I just re-watched Patrick Chan’s spectacular performance at last year’s Figure Skating World Championship in Paris, France. I couldn’t help but be blown way again by the elegance, classiness and strength of this sport.
In North American culture, figure skating is still considered as a feminine sport in the mind of many people. The charming gentleness and deceivingly effortless presentation of figure skating are frequently used as acceptable excuses of mockery by those pro-hockey, macho jocks to make fun of men, who participate in it; a reality, which only shows the ignorance of those, who have chosen to believe in and act on this patriarchal prejudice.
While enjoying the softness and swiftness of Patrick Chan’s skating, I was reminded of the topic of water, of which was explored by Lao Tzu in the Tao Te Qing.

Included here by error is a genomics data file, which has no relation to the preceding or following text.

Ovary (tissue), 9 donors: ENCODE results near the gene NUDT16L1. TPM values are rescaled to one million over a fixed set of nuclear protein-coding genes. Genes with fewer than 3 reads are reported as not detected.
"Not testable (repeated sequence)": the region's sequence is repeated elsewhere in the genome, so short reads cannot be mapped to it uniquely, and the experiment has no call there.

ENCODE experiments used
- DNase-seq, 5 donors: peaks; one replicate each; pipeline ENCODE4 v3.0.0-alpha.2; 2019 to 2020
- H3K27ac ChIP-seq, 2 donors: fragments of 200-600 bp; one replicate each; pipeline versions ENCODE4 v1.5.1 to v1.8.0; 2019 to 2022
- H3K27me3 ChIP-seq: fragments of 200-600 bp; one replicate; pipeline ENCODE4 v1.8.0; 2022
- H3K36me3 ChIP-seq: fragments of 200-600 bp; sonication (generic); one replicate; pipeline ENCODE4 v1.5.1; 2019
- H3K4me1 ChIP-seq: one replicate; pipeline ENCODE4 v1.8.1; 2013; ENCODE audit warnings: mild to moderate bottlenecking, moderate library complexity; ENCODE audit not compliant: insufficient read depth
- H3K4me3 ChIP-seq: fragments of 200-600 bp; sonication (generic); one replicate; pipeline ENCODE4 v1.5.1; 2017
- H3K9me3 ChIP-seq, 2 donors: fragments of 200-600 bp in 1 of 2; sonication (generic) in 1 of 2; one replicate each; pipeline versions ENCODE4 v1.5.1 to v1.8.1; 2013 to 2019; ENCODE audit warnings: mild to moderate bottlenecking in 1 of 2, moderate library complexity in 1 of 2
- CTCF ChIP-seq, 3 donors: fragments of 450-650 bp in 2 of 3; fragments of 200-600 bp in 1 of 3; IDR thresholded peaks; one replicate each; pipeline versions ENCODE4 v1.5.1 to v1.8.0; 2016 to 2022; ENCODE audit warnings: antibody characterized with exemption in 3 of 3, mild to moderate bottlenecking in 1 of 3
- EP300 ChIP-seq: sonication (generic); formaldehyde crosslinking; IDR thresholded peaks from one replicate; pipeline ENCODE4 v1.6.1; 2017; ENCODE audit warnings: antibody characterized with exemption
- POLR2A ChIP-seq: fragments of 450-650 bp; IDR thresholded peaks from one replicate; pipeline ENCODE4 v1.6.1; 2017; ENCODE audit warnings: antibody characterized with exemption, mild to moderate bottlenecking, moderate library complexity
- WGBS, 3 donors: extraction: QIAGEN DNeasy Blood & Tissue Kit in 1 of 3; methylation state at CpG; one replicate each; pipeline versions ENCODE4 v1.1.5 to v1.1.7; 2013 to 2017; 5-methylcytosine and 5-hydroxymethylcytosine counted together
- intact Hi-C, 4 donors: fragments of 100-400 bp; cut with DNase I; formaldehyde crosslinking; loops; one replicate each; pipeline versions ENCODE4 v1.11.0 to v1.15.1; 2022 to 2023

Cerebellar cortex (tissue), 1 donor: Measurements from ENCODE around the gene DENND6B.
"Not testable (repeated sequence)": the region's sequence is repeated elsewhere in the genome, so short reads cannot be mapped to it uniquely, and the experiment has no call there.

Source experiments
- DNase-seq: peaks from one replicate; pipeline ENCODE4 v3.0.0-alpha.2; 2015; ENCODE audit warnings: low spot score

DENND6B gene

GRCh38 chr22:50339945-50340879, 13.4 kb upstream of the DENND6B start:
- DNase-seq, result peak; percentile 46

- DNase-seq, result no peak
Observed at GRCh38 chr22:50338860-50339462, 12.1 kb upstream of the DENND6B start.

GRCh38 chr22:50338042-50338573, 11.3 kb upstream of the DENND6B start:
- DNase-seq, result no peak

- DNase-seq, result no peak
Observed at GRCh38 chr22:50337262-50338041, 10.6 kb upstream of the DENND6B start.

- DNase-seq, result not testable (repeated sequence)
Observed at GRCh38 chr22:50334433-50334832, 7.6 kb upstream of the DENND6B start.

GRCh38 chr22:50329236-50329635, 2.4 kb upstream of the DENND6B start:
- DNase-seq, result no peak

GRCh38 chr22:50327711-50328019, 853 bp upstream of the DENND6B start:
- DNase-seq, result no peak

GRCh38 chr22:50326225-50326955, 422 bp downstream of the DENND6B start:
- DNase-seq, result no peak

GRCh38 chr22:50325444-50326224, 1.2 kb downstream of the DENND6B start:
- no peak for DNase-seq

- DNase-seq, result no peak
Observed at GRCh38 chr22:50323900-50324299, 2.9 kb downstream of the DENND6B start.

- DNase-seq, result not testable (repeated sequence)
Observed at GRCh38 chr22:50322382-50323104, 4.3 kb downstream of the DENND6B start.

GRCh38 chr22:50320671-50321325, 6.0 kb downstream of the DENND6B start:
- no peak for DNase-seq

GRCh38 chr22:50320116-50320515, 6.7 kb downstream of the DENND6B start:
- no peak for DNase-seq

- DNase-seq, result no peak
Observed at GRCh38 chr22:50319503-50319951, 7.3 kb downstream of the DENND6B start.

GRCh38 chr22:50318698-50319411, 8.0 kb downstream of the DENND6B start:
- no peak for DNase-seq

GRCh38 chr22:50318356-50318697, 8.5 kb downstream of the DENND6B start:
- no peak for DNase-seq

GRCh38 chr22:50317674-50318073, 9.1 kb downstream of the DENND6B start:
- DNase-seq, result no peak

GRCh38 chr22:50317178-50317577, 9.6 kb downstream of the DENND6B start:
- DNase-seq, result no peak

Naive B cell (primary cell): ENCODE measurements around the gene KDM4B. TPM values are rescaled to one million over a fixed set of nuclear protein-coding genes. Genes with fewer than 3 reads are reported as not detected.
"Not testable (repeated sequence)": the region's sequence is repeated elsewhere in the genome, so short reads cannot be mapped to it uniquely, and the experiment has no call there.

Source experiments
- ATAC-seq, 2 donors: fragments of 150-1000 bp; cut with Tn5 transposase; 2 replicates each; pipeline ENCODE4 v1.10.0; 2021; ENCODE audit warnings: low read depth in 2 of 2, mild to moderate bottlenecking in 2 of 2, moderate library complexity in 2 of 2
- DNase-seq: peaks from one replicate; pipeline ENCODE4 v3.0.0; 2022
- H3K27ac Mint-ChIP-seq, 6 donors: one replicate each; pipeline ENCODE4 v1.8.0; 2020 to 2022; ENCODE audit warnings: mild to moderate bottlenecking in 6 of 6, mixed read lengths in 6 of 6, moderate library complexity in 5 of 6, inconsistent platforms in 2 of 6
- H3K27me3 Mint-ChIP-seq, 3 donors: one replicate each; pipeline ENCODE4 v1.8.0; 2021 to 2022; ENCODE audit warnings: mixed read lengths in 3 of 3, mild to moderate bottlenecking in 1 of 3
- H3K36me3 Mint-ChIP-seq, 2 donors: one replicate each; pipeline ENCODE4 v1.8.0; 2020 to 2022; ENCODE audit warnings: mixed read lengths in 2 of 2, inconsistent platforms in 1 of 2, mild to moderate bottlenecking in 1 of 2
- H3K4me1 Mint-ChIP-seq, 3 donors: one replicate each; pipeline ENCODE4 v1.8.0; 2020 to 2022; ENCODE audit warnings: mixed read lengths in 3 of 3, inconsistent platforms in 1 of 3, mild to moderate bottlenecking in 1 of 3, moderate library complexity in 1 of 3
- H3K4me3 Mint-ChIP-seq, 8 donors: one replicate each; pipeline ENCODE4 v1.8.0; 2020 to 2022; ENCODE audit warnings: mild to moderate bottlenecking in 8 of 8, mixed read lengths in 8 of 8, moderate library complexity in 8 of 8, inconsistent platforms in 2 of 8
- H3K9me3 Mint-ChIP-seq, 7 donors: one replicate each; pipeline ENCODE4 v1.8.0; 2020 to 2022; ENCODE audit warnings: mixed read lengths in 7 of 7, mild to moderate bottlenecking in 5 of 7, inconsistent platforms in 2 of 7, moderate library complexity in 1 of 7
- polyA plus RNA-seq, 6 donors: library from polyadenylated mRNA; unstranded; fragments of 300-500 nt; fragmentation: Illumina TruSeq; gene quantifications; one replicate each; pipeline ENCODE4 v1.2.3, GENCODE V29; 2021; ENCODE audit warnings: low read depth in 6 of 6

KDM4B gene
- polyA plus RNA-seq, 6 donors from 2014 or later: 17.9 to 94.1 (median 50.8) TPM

Water is perceived to be gentle and weak. Yet, its power of endurance and sustainability of force can penetrate any rock and uproot any tree. Appearance is misleading. Something elegant on the surface may not be gentle at its core. Something brash on the outside may not be tough on the inside.
Do what you love. Don’t ever hold yourself in hostage just to avoid others’ ridicule and bad mouthing.
Survey is an effective means to determine the pattern and tendency of a particular group of subject. It is also a stereotype and generalization producing tool.
Quite often, the preferences, opinions, and interests of a small number of people can, through survey result, be blown out of proportion and become representative, in mainstream medias, of those of the entire population.
I often wonder why certain surveys were proposed in the first place, because they come across such a silly exercise to begin with. Maybe, they were proposed under the demand of social scientists, who need to collect data to study the social evolution of human race.
Although the result of various surveys does help us understand more of the environment, in which we live; however, survey is not always a fair representation of various opinions of different social actors.